A COMMON MISPERCEPTION

Very early in the life of catapulter.com, before we hired a designer, our team drew up a basic user interface that we believed would work well for the site. We haggled over details for a few nights, and finally came up with a pretty solid UI.

Fortunately for us, one of our mentors set time for us to chat with a UI/UX expert before we hired one.

The first thing he asked us was: “how many people did you test with?”

Of course, we had asked a few people what they thought, but we hadn’t put together a preset, regimented UI/UX test. We had intended to have a designer with UI experience take our initial PowerPoint mockups and move to this step.

Wrong!

WHAT YOU’RE ACTUALLY SUPPOSED TO DO: TEST

It turns out, we didn’t have to go to that level. As a professional UI/UX guru, one of our mentor’s typical first steps is to hold very rough UI/UX tests:

  1. Sketch out a rough wireframe of your site, with every piece needed for the user to complete your target action
  2. Write up a questionnaire to be used consistently across users
  3. Find a bunch of people in your target audience who have no idea what the site is about
  4. Ask them to “use” the wireframe as if it were a website – e.g. for us “plan a trip”

Admittedly, we weren’t entirely convinced this would be useful, with such a simple sketch of our idea…but once we started, we quickly realized that the important part was NOT having users visualize the site.

The important part was that users knew what information they wanted next, and they expected that to be available. Just like on a live website, if the required info isn’t readily available, the user will get confused, frustrated, and/or leave your site altogether.

Given this, much of the value in the test was not asking the user “what do you like/dislike”, but watching the user navigate, asking what they’re thinking at each step of the process, and recording as much information about their experience as possible.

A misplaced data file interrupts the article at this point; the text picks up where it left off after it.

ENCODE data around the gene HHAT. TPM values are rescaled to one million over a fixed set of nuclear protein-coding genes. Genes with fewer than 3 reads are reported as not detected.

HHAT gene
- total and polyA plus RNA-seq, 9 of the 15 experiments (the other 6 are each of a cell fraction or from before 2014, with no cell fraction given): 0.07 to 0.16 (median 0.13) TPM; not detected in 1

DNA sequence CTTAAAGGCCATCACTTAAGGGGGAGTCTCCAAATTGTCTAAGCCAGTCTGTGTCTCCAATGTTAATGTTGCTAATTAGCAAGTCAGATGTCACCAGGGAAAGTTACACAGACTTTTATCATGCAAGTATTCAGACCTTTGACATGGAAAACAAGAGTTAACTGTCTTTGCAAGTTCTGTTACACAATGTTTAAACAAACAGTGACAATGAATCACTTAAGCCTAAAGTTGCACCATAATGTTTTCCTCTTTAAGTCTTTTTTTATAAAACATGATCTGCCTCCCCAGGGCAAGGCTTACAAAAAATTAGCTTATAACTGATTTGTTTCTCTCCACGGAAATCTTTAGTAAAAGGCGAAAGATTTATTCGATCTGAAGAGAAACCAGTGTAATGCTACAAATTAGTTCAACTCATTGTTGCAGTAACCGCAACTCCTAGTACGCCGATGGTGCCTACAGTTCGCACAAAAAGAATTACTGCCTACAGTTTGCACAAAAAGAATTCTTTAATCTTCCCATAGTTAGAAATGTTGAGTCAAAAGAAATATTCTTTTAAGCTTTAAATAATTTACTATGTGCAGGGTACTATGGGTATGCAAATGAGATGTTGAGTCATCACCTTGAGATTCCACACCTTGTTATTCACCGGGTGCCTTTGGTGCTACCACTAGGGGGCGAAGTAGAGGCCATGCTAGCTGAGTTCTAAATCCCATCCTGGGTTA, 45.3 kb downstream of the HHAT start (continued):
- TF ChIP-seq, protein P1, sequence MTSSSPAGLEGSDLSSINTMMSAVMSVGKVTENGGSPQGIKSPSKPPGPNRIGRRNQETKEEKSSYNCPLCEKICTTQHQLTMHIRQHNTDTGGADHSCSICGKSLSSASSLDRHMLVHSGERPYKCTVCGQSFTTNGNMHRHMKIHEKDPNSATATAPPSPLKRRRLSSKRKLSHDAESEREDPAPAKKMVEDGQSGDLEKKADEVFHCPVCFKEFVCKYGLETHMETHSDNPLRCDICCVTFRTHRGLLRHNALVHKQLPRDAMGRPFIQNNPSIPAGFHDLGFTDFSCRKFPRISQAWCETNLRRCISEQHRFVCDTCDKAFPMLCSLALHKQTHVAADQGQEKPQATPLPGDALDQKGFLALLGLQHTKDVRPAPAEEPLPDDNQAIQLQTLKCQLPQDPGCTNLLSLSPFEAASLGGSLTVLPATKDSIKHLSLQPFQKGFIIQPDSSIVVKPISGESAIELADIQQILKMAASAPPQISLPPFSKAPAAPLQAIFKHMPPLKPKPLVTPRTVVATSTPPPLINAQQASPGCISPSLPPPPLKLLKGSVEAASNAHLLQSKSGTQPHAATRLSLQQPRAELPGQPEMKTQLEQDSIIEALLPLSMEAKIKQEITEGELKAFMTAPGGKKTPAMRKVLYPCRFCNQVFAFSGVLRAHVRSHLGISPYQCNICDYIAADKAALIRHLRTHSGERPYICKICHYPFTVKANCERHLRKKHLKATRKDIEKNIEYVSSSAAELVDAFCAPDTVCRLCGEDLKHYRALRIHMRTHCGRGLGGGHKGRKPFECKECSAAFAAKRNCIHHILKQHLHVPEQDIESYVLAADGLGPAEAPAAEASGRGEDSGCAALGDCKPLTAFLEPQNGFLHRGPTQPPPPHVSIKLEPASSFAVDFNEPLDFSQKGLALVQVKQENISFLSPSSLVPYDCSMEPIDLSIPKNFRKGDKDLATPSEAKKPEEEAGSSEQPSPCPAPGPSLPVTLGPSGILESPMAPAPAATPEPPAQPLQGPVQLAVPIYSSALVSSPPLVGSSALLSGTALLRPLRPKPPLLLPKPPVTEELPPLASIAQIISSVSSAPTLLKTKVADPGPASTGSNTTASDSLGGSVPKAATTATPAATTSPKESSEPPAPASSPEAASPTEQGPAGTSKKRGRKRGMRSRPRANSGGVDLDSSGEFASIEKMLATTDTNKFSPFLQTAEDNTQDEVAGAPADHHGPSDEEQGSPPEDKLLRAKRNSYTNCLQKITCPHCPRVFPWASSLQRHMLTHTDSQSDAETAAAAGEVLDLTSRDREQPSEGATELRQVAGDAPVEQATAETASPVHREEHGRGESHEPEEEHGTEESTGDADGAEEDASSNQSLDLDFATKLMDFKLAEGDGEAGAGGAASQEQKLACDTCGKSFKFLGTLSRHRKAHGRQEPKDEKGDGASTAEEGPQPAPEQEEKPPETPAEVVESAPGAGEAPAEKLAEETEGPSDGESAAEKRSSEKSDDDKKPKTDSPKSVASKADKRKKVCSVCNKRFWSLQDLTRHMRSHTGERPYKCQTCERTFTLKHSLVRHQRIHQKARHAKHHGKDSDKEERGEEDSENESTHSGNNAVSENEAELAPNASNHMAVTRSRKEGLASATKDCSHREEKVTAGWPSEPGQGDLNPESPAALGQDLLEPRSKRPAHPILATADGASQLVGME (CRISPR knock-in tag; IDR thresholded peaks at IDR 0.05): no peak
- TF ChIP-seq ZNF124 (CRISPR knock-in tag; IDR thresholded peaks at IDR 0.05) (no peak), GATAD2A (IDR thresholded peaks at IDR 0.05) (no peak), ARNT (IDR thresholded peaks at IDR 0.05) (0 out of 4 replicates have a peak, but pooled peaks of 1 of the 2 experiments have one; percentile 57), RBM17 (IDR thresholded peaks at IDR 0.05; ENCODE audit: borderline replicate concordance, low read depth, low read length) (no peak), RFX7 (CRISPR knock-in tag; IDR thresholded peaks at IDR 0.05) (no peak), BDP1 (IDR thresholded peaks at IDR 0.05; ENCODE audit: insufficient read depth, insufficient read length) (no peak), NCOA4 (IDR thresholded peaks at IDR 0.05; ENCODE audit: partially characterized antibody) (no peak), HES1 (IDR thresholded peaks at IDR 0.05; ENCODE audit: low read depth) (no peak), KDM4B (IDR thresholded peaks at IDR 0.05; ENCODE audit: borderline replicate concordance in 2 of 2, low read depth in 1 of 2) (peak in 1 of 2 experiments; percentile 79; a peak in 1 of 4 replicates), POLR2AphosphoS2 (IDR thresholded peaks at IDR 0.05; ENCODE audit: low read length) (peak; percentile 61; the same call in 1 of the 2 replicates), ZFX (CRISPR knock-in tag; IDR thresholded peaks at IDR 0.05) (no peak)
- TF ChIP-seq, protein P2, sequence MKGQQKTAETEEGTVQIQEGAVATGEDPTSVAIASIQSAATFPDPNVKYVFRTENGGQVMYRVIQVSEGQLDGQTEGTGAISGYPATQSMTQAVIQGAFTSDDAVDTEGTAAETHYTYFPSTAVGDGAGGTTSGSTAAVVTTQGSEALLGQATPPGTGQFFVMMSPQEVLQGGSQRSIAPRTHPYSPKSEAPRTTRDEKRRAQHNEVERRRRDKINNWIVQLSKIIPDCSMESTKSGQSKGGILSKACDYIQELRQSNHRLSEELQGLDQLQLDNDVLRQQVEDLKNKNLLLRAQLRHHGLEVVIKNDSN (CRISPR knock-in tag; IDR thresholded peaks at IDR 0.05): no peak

One of the best pieces of advice that we received during our intial design phase was from fellow Betaspringer Andrew Draper of Manpacks:

“At every step of the way, get it in front of users as soon as possible. You think you know the main issues with your site, but as soon as you show users, you’re going to get bombarded by complaints, and see that the biggest issues are actually three things you never even thought about.”

GET it “on paper”

Our next step was throwing together a PowerPoint of the site. I admit that this is mostly because I’m an ex-consultant, but one of its best features is that you can create working links between pages, convert to a PDF, and send this linked mock-up of your website by email to users. If you don’t like PowerPoint, there are a ton of other mockup and wireframing options. Ones that I’ve played with include:

  • Cacoo – An online mockup tool that can be used collaboratively like a wiki
  • MockApp – A package of images of iPhone buttons for Photoshop or PPT that can be easily cut/pasted to create a realistic iPhone mockup (Hint: Use this in PowerPoint, print to PDF, and download the $0.99 GoodReader app to use with working links)
  • There are many other, likely better mockup tools that I haven’t worked with – A recent, pretty comprehensive list of other mockup tools can be found here

As you go through the UI/UX tests, as Andrew said, you’ll notice there are a lot of things that need to be changed, many of which you haven’t thought of. At this point, you’ll begin to realize another very important rule of UI/UX design: you’re never done!

The biggest misconception many first-time web designers have is that “we’ll design and build the thing, then we’re done.” Never. You’ll always have something that doesn’t work just right, new features that a ton of users want (expect, really), and you’ll need to continue to iterate.

Therefore, the key takeaway is: don’t half-ass this initial mockup, testing and design phase.

Test with good amount of users (10-20), incorporating their feedback and iterating as you go. Once you’ve begun to understand what your users want, not just what your team thinks they want, you can move on to spending your time and money on building the site.

This way, you’ll start from a much stronger, user-validated initial design, you’ll understand what additional functionality users want you to build, and you’ll have already seen (and hopefully circumvented) many of the pitfalls that can make a user leave your site immediately and never come back.